Despite the present availability of all sorts of different mosquito repellants out there in the market, the humble mosquito coil still remains one of the cheapest and most effective among them.
Many Singaporeans would have probably used the coils during barbecues, chalets, fishing and camping trips, and even on their travels to regional destinations.
Male Singaporeans probably carried them around in holders like these when they went outfield during National Service.
[caption id="" align="aligncenter" width="640"] Image via Carousell[/caption]
Invented by Eiichiro Ueyama
The mosquito coil has a history that dates back to 19th century Japan.
Back then, a man named Eiichiro Ueyama began importing some seeds to a flowering plant from a U.S. trader he had met through an important friend.
The trader had told Ueyama, who had been an exporter of mandarin oranges, that the plant had deadly properties towards insects.
Made from a kind of chrysanthemum
Known today as tanacetum cinerariifolium the plant's flowers look rather pretty. In fact, they are from the chrysanthemum family.
[caption id="" align="aligncenter" width="2304"] Tanacetum cinerariifolium. Source: Wikipedia[/caption]
But when the dried flower heads are pounded or ground into a powder, they produce the natural insecticide known as pyrethrum, which is still widely used today.
Ueyama called the flower jyochūgiku which loosely translates as “bug-banishing chrysanthemum”, and experimented with it.
Started as straight incense sticks
According to Japan Times, Ueyama started off by creating insect-repelling incense sticks, after mixing the flower powder into starch bases. But these burnt out too quickly.
Then in 1895, following his wife Yuki's suggestion, Ueyama made the incense sticks longer and coiled them into a spiral shape. Thus, the mosquito coil was born.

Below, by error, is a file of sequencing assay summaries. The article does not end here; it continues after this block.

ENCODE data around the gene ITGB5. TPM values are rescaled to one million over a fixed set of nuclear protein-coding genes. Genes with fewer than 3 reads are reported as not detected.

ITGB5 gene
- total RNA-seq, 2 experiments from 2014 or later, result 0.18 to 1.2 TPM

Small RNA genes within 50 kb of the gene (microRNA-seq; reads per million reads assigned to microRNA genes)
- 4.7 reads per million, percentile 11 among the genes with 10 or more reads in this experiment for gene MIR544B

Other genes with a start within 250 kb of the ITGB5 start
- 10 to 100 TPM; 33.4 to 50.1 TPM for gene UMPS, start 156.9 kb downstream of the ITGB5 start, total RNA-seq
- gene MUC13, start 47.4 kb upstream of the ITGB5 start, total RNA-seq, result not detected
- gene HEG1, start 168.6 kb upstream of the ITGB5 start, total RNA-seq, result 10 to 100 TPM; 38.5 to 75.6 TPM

The coils became a hit, and up till 1957, the coils were hand-rolled. Apart from that, little has changed to Ueyama's Kincho brand-mosquito coils.
[caption id="" align="aligncenter" width="586"] Image via Ebay[/caption]
Beyond the mosquito coil
Thanks to the success of his invention, Ueyama became an important man through the years. He was appointed as Honorary Consul to represent the old Kingdom of Yugoslavia in Osaka in 1929.
[caption id="" align="aligncenter" width="322"] Eiichiro Ueyama. Image via Kincho[/caption]
His eldest son, Kantaro, who was also a renowned businessman, was appointed alongside him as Honorary Vice Consul in 1930.
[caption id="" align="aligncenter" width="341"] Kantaro Ueyama. Image via Serbian Embassy in Japan[/caption]
The Singapore connection
Now that you know about the mosquito coil and Eiichiro Ueyama, you might be wondering how does this all link to Singapore?
Well, it's simple. The body of Ueyama's son, Kantaro, rests in Singapore's Japanese Cemetery Park in Chuan Hoe Avenue of the Hougang area.
The story goes that Kantaro died when his plane crashed at Sembawang airport 75 years ago in 1942.
We don't know the full details of the circumstances surrounding that crash, and why Kantaro was in Singapore, but he might well have headed here during the Japanese Occupation itself in an unknown capacity.
In the same year that Kantaro perished in the crash, Singapore fell to the Japanese, on Feb. 15, after about a week of battle and a couple of months of Japanese air raids on the island.
It was an unfortunate time for both Singapore and Kantaro.
Nevertheless, his tomb in the Japanese cemetery does carry a certain resemblance to his father's great invention for humanity.
[caption id="" align="aligncenter" width="823"] Source: Wikipedia[/caption]
Watch this video for more about the Japanese Cemetery.
Top image from Getty Images and Youtube.